Alexander posits that the design of the War on Drugs system helps to ensure that entire racial caste is created and sustained. This is because after being arrested, the chance of ever becoming truly free of the system again are slim. Many defendants are denied meaningful legal representation and are pressured into a plea bargain rather than accept a lengthy sentence. Even though the Supreme Court ruled that all people accused of serious crimes are entitled to legal counsel, thousands of people go through courts every year with no lawyer. America's public defender system is inadequate due to the large caseloads. This makes it impossible for public defenders to adequately defend their clients. The low pay and large caseloads also discourage attorneys from becoming public defenders.
Accused criminals rarely go to trial. Instead, they have their cases resolved through plea bargaining, in which the accused submits a guilty plea in exchange for a lesser punishment. This makes prosecutors the most powerful law enforcement officials—more so than judges or even police. Prosecutors have a great deal of freedom to dismiss cases or file more charges against a defendant. Prosecutors often offer lesser sentences for guilty pleas when the alternative by going to trial is much more severe. Many defendants choose the plea deal rather than take the risk, especially if they can't rely on having their own counsel. Mandatory minimums introduced during the War on Drugs have given a great deal of power to prosecutors. One way that prosecutors exercise this bargaining power is by "loading up" charges on defendants that would be hard to prove in court but which carry harsh sentences. This pressures them to plead guilty to the lesser charges. Reliable estimates show that between two and five percent of people in prison are innocent—which translates into tens of thousands of people.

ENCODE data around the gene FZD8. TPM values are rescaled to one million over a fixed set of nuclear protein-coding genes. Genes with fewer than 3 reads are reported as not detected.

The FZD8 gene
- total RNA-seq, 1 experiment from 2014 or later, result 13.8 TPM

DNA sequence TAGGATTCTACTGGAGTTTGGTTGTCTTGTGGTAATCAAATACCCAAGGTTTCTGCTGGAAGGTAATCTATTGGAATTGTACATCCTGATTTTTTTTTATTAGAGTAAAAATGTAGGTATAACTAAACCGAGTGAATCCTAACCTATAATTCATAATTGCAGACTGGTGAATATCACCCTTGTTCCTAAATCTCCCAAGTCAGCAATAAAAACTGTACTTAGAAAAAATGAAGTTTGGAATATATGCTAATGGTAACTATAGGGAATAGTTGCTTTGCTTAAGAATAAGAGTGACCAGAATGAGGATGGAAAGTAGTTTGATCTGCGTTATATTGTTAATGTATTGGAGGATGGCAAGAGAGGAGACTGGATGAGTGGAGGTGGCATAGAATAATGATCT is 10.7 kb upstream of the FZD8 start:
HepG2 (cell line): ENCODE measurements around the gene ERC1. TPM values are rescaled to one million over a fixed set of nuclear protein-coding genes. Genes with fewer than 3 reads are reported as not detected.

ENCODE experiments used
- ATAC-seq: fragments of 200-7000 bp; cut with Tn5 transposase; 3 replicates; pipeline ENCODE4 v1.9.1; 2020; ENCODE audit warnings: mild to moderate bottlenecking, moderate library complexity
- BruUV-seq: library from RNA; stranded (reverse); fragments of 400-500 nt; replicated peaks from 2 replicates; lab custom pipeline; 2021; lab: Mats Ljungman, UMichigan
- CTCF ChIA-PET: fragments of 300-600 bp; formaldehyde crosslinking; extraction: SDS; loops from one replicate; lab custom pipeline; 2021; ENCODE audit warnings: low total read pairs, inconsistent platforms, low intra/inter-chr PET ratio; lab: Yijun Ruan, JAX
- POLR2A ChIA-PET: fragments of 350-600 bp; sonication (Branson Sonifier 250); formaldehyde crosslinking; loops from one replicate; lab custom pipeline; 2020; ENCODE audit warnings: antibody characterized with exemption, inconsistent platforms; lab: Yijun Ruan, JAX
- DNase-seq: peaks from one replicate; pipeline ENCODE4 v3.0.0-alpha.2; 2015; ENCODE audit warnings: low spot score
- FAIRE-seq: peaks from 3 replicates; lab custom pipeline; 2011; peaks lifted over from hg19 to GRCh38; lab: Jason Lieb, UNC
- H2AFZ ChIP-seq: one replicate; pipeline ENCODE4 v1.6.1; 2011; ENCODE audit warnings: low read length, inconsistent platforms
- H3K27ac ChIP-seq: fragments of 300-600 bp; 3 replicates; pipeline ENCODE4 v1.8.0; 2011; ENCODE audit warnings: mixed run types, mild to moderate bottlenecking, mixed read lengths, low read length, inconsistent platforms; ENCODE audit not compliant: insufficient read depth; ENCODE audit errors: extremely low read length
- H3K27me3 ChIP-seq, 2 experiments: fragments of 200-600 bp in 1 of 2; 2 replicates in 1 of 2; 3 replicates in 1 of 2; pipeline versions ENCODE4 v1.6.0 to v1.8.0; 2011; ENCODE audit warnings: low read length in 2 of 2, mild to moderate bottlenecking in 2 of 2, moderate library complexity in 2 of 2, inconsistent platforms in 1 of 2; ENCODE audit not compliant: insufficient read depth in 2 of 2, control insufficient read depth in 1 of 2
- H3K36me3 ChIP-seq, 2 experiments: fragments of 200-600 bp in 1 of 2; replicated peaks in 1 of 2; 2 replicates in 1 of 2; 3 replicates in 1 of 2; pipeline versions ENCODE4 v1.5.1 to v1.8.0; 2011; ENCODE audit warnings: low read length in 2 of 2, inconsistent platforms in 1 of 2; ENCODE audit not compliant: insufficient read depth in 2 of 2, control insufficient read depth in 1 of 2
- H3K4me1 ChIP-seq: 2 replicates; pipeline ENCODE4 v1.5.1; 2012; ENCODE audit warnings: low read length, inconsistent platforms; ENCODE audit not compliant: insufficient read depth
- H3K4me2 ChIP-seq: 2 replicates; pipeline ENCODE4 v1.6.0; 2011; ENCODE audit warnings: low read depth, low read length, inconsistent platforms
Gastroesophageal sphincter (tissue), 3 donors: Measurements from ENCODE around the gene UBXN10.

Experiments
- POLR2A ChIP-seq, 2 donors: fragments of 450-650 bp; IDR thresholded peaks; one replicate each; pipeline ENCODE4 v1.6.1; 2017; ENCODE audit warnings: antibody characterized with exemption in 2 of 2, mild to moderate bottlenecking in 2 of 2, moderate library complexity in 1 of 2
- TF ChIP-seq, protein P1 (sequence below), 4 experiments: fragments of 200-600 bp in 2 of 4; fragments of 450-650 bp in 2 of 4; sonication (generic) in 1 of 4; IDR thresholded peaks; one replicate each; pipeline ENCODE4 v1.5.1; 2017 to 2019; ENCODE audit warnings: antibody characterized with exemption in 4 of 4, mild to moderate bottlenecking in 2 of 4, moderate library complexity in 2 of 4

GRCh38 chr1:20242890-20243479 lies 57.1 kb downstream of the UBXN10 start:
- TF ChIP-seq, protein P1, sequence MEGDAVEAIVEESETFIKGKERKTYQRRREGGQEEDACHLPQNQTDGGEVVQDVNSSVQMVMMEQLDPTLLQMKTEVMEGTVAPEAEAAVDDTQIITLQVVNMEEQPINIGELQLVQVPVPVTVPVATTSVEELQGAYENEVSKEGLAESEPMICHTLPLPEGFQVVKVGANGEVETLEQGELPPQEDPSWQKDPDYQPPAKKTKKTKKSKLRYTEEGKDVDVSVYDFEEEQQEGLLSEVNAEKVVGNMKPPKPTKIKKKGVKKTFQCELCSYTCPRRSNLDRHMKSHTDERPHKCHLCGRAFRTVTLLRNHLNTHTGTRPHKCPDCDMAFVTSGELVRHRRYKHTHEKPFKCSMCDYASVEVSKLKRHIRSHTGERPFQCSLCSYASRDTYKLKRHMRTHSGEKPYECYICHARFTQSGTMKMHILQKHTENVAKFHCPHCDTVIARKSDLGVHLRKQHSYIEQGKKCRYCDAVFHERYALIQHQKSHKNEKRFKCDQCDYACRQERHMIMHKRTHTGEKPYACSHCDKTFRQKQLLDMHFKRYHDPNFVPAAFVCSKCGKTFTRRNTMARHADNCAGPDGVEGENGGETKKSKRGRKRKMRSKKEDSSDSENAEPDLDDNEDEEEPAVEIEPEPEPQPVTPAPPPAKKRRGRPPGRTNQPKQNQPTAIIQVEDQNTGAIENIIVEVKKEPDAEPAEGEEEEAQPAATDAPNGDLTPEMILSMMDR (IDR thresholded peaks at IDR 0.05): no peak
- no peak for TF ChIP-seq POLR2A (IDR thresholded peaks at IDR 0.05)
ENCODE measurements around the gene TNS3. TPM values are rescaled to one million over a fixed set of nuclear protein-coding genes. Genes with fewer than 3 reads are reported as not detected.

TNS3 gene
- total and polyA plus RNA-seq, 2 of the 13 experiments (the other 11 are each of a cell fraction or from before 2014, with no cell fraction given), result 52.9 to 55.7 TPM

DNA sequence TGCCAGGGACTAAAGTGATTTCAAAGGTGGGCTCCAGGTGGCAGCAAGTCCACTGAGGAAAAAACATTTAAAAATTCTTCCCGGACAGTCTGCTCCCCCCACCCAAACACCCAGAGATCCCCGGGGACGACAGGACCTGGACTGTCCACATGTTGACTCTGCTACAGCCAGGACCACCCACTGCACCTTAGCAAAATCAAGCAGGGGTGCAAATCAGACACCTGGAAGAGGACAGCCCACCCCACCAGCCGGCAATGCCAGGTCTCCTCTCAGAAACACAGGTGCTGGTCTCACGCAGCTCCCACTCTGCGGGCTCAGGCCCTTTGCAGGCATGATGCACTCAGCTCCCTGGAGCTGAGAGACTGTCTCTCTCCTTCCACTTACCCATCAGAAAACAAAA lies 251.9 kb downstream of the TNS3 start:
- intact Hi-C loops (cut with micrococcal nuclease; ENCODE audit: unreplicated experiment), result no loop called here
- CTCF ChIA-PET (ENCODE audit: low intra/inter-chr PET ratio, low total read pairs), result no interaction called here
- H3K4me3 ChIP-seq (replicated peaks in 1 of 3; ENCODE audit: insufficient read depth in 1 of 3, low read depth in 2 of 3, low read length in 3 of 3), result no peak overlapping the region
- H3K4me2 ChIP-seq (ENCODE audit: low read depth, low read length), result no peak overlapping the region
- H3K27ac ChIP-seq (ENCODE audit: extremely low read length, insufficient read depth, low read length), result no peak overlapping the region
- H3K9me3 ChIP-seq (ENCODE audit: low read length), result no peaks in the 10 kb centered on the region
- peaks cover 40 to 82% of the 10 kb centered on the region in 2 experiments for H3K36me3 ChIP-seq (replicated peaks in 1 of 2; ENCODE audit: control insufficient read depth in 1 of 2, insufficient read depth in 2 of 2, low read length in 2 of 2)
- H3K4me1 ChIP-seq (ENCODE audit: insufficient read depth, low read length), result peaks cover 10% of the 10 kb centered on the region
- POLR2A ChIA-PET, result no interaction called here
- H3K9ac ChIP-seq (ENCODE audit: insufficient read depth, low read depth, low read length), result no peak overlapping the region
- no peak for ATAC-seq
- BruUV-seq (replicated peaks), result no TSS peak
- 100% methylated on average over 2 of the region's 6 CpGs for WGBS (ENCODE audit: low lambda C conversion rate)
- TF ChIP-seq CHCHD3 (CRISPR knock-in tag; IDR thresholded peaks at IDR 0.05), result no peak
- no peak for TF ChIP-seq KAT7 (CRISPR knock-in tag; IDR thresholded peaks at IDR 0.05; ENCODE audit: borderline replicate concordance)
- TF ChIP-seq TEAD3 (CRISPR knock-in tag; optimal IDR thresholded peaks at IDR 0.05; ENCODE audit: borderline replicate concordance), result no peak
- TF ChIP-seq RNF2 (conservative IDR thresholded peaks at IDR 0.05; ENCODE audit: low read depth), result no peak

Mandatory drug-sentencing laws mean that sentences for drug crimes are often longer than sentences for violent crimes. They also don't allow for a judge to account for circumstances such as addiction in their sentencing. This would result in a defendant getting treatment rather than a prison sentence. Mandatory sentencing laws are used as a justification to keep violent criminals behind bars. However, the majority of drug offenders are not guilty of violent crimes. Alexander notes that some federal judges have quit in protest of federal drug laws and mandatory sentencing, after witnessing up-close the devastating impact on lives.